FIG. 4 shows the connector body 11 being loaded on the printed-circuit board 15 shown in FIG. 3. In this case, the guide pieces 20-R and 20-F are respectively inserted into the recesses 30-1 and 30-2, with the stepped portions 11-S1 and 11-S2 of the connector body 11 resting on the surface of the printed-circuit board 15 at both marginal edges of the insertion hole 16 in its lengthwise direction and the underside 11-B of the connector body 11 projecting out downwardly of the underside of the printed-circuit board 15. The contact terminals 25-P and 26-P (P=1, 2, . . . n) on the projecting portion and the corresponding laminar conductors 17-P and 18-P (P=1, 2, . . . n) are electrically connected by soldering as indicated by 28-P and 29-P (P=1, 2, . . . n).

FIG. 5 illustrates another embodiment of the present invention, in which the distance l1 between the end face 41 of each of the guide pieces 20-R and 20-F and the rear face 11-B of the connector body 11 is larger than the thickness S of the printed-circuit board 15 but smaller than the distance l2 between the stepped portions 11-S1 and 11-S2 and the rear face 11-B of the connector body 11. The printed-circuit board 15 for use in this case has laminar conductors 17-P, 18-P, 32-P and 33-P formed on both sides thereof.

When this connector is loaded on the printed-circuit board 15, the contact terminals 25-1 to 25-n and 26-1 to 26-n extend through the insertion hole 16 of the printed-circuit board 15 so that they are exposed on both sides of the board 15. The contact terminals 25-P and 26-P (P=1, 2, . . . n) are alternately connected to the laminar conductors 17-1 to 17-m, 18-1 to 18-m and 32-1 to 32-m, 33-1 to 33-m on the top and bottom surfaces of the printed-circuit board 15, respectively. That is to say, the contact terminals 25-1, 25-3, 25-5, . . . and 26-1, 26-3, 26-5, . . . are respectively connected by soldering to the laminar conductors 17-1, 17-2, 17-3, . . . and 18-1, 18-2, 18-3, . . . as indicated by 28-1, 28-2, 28-3, . . . and 19-1, 29-2, 29-3, . . . , and the contact terminals 25-2, 25-4, 25-6, . . . and 26-2, 26-3, 26-6, . . . are respectively connected by soldering to the laminar conductors 32-1, 32-2, 32-3, . . . and 33-1, 33-2, 33-3, . . . as indicated by 35-1, 35-2, . . . and 36-1, 36-2, . . . Accordingly, in this embodiment, the pitch of arrangement of the laminar conductors can be reduced to nearly one-half that in the embodiment of FIG.1. Thus, by selecting the insertion depth of the connector body 11 at a predetermined position on the printed-circuit board 15, the connector terminals can be connected to the laminar conductors of one or both sides of the printed-circuit board 15, so that the connector of the present invention is suitable for use with high-density packaged circuits.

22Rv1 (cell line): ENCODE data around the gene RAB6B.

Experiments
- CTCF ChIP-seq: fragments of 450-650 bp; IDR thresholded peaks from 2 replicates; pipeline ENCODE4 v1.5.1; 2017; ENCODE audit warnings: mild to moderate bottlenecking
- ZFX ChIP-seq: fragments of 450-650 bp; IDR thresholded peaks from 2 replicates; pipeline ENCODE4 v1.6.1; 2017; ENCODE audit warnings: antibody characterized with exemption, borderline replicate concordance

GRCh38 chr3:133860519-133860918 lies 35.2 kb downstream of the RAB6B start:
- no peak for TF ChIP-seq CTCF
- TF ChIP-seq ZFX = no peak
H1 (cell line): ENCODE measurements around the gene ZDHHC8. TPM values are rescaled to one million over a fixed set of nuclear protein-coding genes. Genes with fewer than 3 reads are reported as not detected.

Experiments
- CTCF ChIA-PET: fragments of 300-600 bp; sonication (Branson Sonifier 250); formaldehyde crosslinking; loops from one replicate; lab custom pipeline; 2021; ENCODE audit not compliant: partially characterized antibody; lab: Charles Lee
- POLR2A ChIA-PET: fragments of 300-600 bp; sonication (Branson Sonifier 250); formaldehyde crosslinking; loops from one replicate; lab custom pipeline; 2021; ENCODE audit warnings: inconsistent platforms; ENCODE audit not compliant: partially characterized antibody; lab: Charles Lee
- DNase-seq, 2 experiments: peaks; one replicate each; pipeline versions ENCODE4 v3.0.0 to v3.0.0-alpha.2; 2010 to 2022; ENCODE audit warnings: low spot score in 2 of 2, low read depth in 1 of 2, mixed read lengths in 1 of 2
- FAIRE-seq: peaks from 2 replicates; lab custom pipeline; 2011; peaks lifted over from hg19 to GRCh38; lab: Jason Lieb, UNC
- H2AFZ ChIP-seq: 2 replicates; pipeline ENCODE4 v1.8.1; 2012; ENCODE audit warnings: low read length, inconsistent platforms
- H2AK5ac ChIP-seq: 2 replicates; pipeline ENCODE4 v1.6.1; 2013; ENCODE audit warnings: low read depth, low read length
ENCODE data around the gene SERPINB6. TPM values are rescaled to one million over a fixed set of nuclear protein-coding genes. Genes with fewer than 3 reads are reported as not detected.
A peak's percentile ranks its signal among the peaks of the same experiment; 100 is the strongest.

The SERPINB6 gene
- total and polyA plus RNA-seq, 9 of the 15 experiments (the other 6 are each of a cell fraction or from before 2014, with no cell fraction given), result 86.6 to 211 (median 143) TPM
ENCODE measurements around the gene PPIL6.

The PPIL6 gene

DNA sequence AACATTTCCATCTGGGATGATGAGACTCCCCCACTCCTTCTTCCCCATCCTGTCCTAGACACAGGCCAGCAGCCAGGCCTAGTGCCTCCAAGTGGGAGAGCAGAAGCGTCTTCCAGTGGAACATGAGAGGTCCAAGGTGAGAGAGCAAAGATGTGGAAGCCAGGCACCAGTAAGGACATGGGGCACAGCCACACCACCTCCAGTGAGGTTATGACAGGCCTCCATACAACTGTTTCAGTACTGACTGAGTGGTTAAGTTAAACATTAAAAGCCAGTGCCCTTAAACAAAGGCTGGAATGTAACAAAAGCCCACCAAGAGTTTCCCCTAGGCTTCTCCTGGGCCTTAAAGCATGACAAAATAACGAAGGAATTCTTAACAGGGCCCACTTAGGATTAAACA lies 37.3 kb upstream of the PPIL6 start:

While in the foregoing embodiments the contact terminals are disposed on both sides of the connector body 11, it is also possible to arrange the contact terminals only on one side of the connector body 11. In such a case, the laminar conductors are formed on one side of the insertion hole 16 of the printed-circuit board 15 correspondingly.

FIG. 6 illustrates another example of the insertion depth setting means which is designed for setting three insertion depths. As illustrated in FIG. 6, the guide piece 20-R is provided with shoulders 45 and 46, the positions of which are selected to be intermediate between the stepped portions 11-S1 and 11-S2 and the end face 41 of the guide piece. The guide piece 20-F, though not shown, also has the same construction as mentioned above. In order that the connector body 11 having such guide pieces may be disposed on the printed-circuit board 15 at a desired one of insertion depths, three kinds of insertion holes 16 of the printed-circuit board 15 are prepared. For setting the connector body 11 to the smallest insertion depth, the distance between the broken lines 44-1 and 44-2 indicating both ends of the insertion hole 16 is selected substantially equal to the length L1 of the connector body 11 so that the end faces 41 may abut against the printed-circuit board 15. For setting the connector body 11 to the medium insertion depth, the insertion hole 16 is made in a shape indicated by the solid line to fit the narrowest portions of the guide pieces into recesses 30-1 and 30-2, respectively, so that the shoulders 45 and 46 may abut against the printed-circuit board 15. For setting the connector body 11 to the largest insertion depth, the insertion hole 16 is made in the form indicated by the broken lines 42-1, 43-1, 42-1 and 43-2 to have the same length as L2 of the connector. It will be seen that the connector can be set to four insertion depths by further providing stepped portions intermediate between the shoulders 45 and 46 and the end faces 41 of the guide pieces.